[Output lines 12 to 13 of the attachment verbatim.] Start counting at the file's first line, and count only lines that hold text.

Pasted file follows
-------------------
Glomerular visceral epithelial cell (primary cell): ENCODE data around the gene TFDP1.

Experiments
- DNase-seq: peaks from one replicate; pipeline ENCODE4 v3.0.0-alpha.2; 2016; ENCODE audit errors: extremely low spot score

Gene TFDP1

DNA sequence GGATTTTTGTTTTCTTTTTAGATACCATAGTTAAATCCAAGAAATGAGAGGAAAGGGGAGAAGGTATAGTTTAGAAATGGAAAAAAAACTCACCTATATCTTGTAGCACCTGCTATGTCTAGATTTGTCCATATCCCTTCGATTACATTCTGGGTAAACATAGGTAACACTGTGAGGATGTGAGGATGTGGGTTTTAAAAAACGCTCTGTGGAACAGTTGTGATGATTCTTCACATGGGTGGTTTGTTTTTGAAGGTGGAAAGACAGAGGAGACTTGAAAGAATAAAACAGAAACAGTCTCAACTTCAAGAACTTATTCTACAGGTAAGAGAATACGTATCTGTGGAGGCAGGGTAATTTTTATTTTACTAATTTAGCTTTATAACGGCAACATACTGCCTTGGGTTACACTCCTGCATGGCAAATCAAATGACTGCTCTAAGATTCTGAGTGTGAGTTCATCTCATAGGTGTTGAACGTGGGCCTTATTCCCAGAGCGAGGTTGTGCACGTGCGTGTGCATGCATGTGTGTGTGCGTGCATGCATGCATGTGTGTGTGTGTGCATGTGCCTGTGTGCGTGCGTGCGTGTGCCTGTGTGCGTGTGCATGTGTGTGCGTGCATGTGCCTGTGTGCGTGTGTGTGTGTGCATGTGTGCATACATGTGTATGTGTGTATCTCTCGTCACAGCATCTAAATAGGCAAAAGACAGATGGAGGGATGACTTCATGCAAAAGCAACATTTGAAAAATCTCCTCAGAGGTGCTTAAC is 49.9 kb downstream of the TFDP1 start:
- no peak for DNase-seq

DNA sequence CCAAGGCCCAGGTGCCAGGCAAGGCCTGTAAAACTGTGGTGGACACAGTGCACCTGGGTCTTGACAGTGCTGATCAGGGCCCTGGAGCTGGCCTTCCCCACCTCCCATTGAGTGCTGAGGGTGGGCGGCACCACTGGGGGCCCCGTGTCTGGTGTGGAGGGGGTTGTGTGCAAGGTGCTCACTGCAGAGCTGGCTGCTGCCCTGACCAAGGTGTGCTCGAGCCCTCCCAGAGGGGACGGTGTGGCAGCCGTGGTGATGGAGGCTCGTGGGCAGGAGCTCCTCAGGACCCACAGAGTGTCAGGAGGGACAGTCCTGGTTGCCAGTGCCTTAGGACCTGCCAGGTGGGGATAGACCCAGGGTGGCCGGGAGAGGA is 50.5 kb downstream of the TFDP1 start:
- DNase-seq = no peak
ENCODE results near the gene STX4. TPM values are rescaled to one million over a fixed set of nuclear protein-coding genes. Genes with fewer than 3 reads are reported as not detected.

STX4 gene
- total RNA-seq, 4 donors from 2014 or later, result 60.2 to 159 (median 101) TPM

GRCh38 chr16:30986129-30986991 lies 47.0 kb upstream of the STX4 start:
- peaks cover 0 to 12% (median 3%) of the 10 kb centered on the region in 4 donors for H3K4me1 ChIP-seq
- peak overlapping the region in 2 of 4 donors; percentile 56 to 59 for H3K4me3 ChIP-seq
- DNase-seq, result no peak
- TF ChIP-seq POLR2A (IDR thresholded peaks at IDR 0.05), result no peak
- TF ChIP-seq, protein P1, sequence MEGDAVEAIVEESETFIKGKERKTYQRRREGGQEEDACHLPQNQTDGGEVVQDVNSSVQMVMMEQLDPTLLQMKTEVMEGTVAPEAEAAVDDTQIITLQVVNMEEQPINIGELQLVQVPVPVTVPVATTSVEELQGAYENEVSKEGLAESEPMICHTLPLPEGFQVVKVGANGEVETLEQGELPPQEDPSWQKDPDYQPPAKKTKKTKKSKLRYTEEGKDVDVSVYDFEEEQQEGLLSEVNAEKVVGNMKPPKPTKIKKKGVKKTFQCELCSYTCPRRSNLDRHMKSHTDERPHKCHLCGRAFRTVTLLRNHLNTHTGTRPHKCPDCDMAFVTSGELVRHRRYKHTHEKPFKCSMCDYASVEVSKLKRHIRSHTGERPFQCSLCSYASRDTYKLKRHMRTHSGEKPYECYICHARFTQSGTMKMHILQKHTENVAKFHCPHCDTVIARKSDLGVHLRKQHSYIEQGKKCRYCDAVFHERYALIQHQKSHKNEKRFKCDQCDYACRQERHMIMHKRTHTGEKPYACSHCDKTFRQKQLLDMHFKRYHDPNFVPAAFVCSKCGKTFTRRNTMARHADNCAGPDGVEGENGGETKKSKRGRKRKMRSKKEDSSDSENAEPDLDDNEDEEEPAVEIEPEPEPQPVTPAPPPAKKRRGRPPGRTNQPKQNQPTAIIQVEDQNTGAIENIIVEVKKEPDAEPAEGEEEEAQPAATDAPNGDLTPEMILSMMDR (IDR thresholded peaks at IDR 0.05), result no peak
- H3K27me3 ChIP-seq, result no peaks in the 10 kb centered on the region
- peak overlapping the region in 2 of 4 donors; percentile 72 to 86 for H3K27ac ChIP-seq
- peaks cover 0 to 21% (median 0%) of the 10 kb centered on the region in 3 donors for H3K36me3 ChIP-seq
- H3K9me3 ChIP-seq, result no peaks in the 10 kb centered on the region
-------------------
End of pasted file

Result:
GRCh38 chr16:30986129-30986991 lies 47.0 kb upstream of the STX4 start:
- peaks cover 0 to 12% (median 3%) of the 10 kb centered on the region in 4 donors for H3K4me1 ChIP-seq